5. The Crisis
Right after seeing the light at the end of the tunnel, and running barefoot toward it like the callow little bonehead we all suspected her to be, the protagonist realizes it’s the headlight of the Intercity Express.
The Crisis is a high point of drama and despair, a moment of absolute loss of hope. Her friends are shredded by the merciless trolls of the blogosphere, the zombies have invaded the privacy of her home and scrambled her puzzle, and the antagonist has rammed his boot into her flowerbed. Everything seems lost.
6. Plot Turn 2
But there is still hope where the skilled writer plants it. Just as the protagonist is about to fail epically and doom herself and the whole plot, she discovers how to turn the situation around.
Plot Turn 2 brings the final, essential piece she needs to defeat the antagonist and save the day. It mostly bears the realization that she has had this strength all along but needed to grow into it. Now the situation turns in her favor–
–and propells the reader into the ultimate resolution, the high point of high points, the breathless, high-pitched vibrato of the Fat Lady’s closing act, which drives tears into the audience’s eyes and their undying gratitude into the opera house’s pockets.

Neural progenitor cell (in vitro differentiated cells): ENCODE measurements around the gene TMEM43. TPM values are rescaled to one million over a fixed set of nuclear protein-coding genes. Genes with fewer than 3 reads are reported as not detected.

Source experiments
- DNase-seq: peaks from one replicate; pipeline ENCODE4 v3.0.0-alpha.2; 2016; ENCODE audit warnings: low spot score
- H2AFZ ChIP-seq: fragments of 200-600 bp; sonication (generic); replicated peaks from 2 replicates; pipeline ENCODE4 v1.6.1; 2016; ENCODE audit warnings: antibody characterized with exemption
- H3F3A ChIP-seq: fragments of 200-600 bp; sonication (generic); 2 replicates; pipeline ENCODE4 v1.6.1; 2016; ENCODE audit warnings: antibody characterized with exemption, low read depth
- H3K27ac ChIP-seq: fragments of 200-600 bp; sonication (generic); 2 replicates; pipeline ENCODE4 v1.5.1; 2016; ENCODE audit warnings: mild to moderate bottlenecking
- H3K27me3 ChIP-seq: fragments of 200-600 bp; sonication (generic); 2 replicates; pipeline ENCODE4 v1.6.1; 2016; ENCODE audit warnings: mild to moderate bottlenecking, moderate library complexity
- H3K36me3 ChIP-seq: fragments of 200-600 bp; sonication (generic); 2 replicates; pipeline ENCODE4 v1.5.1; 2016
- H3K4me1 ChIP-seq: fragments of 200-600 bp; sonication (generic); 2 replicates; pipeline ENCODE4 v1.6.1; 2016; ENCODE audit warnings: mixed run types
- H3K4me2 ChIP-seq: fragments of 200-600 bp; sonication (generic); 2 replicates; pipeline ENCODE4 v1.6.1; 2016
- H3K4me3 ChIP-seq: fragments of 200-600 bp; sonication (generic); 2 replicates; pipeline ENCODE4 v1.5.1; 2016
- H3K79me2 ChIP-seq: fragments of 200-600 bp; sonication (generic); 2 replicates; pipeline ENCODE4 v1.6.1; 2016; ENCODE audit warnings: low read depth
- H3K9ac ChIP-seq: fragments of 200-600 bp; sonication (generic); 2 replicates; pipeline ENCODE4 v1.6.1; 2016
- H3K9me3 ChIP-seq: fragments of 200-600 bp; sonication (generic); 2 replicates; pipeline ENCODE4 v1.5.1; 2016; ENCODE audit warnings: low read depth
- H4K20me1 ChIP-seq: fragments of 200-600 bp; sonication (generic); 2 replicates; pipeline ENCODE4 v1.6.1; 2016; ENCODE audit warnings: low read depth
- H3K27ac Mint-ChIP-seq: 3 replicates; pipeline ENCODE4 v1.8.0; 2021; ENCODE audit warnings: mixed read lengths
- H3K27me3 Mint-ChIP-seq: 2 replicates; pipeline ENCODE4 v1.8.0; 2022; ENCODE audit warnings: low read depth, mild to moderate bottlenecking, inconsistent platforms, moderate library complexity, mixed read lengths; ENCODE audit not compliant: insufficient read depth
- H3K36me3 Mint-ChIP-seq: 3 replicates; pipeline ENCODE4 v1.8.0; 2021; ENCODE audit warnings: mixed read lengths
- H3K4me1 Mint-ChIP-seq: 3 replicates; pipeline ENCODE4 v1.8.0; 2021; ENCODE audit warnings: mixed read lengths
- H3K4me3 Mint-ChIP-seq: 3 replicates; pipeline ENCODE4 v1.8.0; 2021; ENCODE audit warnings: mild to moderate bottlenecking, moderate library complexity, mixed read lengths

The Climax is the peak of your story, the defeat of the antagonist and the moment of glory for your protagonist. Ideally, interior and exterior conflicts will climax at the same time. To be fully satisfying to the reader, the Climax must answer the questions posed by the Inciting Incident. It must also, with one swift twist of a wrist, tie as many loose ends together as possible, because after the climax, there’s not much reason for the reader to stick around.
Hooray! She’s made it! The protagonist saved the day and the reader grins at the back cover, wishing he could shake your hand. Ieally!
This 7 Point Plot Structure, that I’ve distilled out of the genius work of other writers before me, is only one of many ways to lay out the course of a plot. A plot outline is but a guide, and your writing should still flow freely and follow it only when needed. It shouldn’t be like running the gauntlet toward a stiff ending. Be creative!